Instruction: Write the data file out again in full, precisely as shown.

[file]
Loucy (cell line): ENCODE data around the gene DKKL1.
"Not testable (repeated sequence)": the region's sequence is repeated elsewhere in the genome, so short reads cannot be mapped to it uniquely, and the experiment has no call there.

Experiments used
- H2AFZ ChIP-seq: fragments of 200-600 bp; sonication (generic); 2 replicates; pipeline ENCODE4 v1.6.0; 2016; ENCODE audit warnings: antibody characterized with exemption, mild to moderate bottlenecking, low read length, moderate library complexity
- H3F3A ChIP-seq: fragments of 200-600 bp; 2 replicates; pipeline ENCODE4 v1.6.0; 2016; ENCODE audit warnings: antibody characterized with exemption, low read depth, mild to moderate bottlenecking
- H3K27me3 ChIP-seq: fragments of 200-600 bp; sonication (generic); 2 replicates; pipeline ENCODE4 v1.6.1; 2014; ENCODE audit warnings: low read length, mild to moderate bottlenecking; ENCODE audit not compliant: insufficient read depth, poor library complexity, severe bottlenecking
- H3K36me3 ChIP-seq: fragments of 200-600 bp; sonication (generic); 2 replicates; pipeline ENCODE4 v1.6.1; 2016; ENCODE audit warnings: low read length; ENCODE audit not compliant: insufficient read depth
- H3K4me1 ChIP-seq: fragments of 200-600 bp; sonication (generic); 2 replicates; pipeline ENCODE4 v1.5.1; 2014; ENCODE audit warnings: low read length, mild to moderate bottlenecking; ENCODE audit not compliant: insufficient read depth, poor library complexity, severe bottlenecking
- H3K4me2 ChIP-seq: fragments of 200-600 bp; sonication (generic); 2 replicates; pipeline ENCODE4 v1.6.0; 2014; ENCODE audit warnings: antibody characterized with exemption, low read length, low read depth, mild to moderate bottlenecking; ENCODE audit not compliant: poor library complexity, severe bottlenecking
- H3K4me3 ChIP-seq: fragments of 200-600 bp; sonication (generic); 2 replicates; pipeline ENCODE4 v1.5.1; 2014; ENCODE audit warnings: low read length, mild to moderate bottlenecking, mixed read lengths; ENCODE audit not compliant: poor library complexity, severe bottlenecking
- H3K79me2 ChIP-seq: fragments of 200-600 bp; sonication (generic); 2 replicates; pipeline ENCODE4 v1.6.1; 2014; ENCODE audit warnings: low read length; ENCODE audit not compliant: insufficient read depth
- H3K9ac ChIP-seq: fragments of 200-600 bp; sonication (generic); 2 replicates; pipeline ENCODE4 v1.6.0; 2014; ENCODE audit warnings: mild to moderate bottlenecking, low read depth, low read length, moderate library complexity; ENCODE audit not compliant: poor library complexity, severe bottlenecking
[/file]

Loucy (cell line): ENCODE data around the gene DKKL1.
"Not testable (repeated sequence)": the region's sequence is repeated elsewhere in the genome, so short reads cannot be mapped to it uniquely, and the experiment has no call there.

Experiments used
- H2AFZ ChIP-seq: fragments of 200-600 bp; sonication (generic); 2 replicates; pipeline ENCODE4 v1.6.0; 2016; ENCODE audit warnings: antibody characterized with exemption, mild to moderate bottlenecking, low read length, moderate library complexity
- H3F3A ChIP-seq: fragments of 200-600 bp; 2 replicates; pipeline ENCODE4 v1.6.0; 2016; ENCODE audit warnings: antibody characterized with exemption, low read depth, mild to moderate bottlenecking
- H3K27me3 ChIP-seq: fragments of 200-600 bp; sonication (generic); 2 replicates; pipeline ENCODE4 v1.6.1; 2014; ENCODE audit warnings: low read length, mild to moderate bottlenecking; ENCODE audit not compliant: insufficient read depth, poor library complexity, severe bottlenecking
- H3K36me3 ChIP-seq: fragments of 200-600 bp; sonication (generic); 2 replicates; pipeline ENCODE4 v1.6.1; 2016; ENCODE audit warnings: low read length; ENCODE audit not compliant: insufficient read depth
- H3K4me1 ChIP-seq: fragments of 200-600 bp; sonication (generic); 2 replicates; pipeline ENCODE4 v1.5.1; 2014; ENCODE audit warnings: low read length, mild to moderate bottlenecking; ENCODE audit not compliant: insufficient read depth, poor library complexity, severe bottlenecking
- H3K4me2 ChIP-seq: fragments of 200-600 bp; sonication (generic); 2 replicates; pipeline ENCODE4 v1.6.0; 2014; ENCODE audit warnings: antibody characterized with exemption, low read length, low read depth, mild to moderate bottlenecking; ENCODE audit not compliant: poor library complexity, severe bottlenecking
- H3K4me3 ChIP-seq: fragments of 200-600 bp; sonication (generic); 2 replicates; pipeline ENCODE4 v1.5.1; 2014; ENCODE audit warnings: low read length, mild to moderate bottlenecking, mixed read lengths; ENCODE audit not compliant: poor library complexity, severe bottlenecking
- H3K79me2 ChIP-seq: fragments of 200-600 bp; sonication (generic); 2 replicates; pipeline ENCODE4 v1.6.1; 2014; ENCODE audit warnings: low read length; ENCODE audit not compliant: insufficient read depth
- H3K9ac ChIP-seq: fragments of 200-600 bp; sonication (generic); 2 replicates; pipeline ENCODE4 v1.6.0; 2014; ENCODE audit warnings: mild to moderate bottlenecking, low read depth, low read length, moderate library complexity; ENCODE audit not compliant: poor library complexity, severe bottlenecking